Last night I was a panelist on a zoom presentation sponsored by the Author’s Guild, moderated by Jane Friedman. The other panelists included an editor from Little, Brown, a literary agent, a publisher for a major independent press, and the director of a CMLP, a nonprofit for smaller presses. (You can find their names—I’m not trying to hide, just generalize!—here).

When Jane asked us all about agents, the others all said getting an agent was the most preferable way to publish. Neither Grove, Atlantic nor Little, Brown consider unagented submissions. Mary Gannon of CMLP thought it best to try to get an agent first and then, if that fails, try publishers that accept unagented submissions. I was the outlier. “We pretty much never work with agents!” was my contribution, and then I tried not to feel like the loser in the group, publishing only the unwashed books already rejected by scores of others.

But I really believe our main strength as a press comes from the way we acquire books, and we have never accepted a proposal from an agent.

I started thinking about how we have acquired some books in the past:

Vivian Gibson had never written before she took a writing workshop in retirement. She wrote some short pieces and submitted them for our St. Louis Anthology. The editor of that anthology, Ryan Schuessler, sent me her submission, because it was so strong, and suggested I talk to her about a book. I gave her a call.

Vivian would never have written the kind of proposal that is expected by editors at presses that only take agented submissions. It’s an excruciating genre, the non-fiction proposal, and she was just playing around with writing for the first time. Instead of asking for a proposal, we gave her a contract and a deadline; she wrote, we talked during the process, we edited, we edited some more, and then we published The Last Children of Mill Creek. It was reviewed in the TLS, the LARB, and every St. Louis publication; it is now assigned in classes in St. Louis schools, sold at the Gateway Arch, has sold over 3,000 copies, and has been a bestseller at St. Louis’ Left Bank books for going on 18 months now. I don’t want to sound sanctimonious or self-righteous here, but —- it’s a good thing we accept unagented submissions, right?

Phil Christman, whose second book we are publishing in February, was a successful critic whose writing I loved, and one day a few years ago I sent him an email asking if he had any book ideas, and would he be interested in writing one for us. He admitted he found the proposal process difficult. I said, don’t worry. We talked, and developed an idea, and I gave him a contract. The result was Midwest Futures, which went on to win two awards, was reviewed in The Washington Post, The Atlantic, and Commonweal, which named it a notable book of 2020.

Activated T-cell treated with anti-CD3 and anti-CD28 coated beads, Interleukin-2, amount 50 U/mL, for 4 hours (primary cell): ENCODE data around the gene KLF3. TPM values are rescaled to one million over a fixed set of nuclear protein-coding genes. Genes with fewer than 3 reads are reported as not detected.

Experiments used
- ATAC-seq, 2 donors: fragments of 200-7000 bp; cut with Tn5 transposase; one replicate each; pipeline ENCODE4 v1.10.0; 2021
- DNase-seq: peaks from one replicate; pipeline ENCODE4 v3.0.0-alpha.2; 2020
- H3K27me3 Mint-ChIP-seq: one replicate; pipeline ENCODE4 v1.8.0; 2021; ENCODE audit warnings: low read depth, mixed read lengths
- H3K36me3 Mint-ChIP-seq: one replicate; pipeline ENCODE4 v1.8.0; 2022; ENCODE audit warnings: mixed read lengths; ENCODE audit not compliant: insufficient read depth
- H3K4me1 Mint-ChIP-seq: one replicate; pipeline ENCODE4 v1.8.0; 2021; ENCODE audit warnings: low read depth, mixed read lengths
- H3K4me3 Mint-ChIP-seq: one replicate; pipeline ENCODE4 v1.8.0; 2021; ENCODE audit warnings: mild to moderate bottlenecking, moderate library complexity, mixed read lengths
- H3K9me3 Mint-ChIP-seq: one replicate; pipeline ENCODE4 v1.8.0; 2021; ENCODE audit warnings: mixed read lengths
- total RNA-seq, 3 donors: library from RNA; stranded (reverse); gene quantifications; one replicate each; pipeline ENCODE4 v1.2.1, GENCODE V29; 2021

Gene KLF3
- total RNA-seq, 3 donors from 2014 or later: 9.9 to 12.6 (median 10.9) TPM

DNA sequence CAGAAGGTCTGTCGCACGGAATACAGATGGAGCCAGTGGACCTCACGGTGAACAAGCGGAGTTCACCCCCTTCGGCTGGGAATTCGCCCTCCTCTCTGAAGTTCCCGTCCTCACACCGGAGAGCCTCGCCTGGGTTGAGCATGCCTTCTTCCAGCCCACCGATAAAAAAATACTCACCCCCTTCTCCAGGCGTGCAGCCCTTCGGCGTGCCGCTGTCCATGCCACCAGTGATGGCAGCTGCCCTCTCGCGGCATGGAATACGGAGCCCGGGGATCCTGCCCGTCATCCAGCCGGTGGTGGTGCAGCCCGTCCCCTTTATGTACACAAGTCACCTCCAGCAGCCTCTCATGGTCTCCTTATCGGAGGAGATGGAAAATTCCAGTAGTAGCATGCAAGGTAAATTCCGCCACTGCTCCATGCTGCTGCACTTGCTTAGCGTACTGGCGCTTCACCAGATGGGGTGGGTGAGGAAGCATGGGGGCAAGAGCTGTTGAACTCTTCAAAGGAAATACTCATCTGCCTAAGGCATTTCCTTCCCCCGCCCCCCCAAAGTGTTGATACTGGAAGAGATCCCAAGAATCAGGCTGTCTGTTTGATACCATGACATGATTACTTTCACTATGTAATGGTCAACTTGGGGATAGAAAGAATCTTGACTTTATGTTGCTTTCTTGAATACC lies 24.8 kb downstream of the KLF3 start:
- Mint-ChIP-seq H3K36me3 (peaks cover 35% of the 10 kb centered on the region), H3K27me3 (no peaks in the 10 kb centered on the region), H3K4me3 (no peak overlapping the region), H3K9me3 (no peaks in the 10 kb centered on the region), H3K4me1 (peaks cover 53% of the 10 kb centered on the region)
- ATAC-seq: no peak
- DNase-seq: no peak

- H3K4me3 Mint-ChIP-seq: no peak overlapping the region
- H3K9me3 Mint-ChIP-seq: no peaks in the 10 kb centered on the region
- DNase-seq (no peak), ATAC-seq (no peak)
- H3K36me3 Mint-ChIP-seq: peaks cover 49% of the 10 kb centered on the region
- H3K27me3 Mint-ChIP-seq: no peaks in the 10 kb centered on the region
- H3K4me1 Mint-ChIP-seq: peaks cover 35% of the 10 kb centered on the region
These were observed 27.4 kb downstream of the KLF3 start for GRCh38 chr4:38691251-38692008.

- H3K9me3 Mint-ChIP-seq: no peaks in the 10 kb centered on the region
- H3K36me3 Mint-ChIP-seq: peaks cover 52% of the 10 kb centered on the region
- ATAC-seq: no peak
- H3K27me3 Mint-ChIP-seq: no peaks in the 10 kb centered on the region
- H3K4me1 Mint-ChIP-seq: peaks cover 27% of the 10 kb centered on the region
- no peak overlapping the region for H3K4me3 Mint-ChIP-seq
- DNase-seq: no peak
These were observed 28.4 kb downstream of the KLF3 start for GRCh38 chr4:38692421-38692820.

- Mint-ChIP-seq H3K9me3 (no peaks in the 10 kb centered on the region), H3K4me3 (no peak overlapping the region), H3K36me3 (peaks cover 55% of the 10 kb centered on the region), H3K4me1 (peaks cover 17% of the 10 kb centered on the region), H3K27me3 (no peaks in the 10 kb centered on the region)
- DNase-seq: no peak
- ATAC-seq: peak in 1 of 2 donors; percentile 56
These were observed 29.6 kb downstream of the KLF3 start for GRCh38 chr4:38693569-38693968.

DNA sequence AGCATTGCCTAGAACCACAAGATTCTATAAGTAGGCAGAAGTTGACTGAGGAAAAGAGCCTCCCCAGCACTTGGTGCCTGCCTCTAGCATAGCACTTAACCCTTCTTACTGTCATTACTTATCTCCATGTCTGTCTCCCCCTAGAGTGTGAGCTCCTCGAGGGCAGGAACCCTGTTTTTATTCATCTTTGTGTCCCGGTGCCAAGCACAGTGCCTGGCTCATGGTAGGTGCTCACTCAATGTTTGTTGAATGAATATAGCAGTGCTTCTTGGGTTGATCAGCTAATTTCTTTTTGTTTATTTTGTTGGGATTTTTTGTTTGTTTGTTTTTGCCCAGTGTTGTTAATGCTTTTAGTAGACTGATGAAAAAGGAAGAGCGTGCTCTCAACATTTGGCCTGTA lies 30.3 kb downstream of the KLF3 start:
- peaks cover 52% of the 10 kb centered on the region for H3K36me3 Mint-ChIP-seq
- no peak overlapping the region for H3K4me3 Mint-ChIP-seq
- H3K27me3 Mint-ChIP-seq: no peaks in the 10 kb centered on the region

I could go on, because every book we have published has some story like this. None of our authors, that I know of, tried to get an agent before they approached us. They all either came to us directly, or we reached out to them. A few of them were savvy-enough about this world to know they could get agents—I am thinking right now of John Warner and Craig Calcaterra, two experienced writers who have the contacts and know-how to navigate that process. But they either had had bad experiences with agents and the Big Five process in the past, or knew enough to know they preferred the quicker, more intimate process from idea to publication Belt offers. And, luckily for us, a big advance was not a high priority for them.

I will admit that a few times, last night, I felt small not just in press but person. Why don’t more agents flood me with proposals? But then I remembered that many of the agented proposals we do receive don’t really fit our mission, and the many authors we would never have worked with if we only looked at what agents were sending.

And let’s be clear: we have published many books by Black authors, and women, and people who are not from privileged backgrounds, and writers who are simply not enmeshed in any writer community or group or MFA program, and people writing about a part of the country often uninteresting to New York publishing,—and those are also the writers least likely to try or succeed at the agenting process. We offer an alternative—we offer access— not a fallback plan.

Now: I have nothing against agents! I have sold a book with the help of an agent myself. I recently counseled a good friend, whose book I wanted to publish, to get an agent instead, because I thought he actually could get a six figure advance, and he needed that up front money, plus he was curious as to whether he could get it (it worked! But it’s not so fun for him now, after the contract has been signed and that big first check delivered, in ways that are familiar to me; my experience with my agented book was not positive).

An agent is one way to navigate traditional publishing. It’s not the only one, or necessarily the best, and getting one is a prohibitive process for many writers whose voices we want—and need—to hear.

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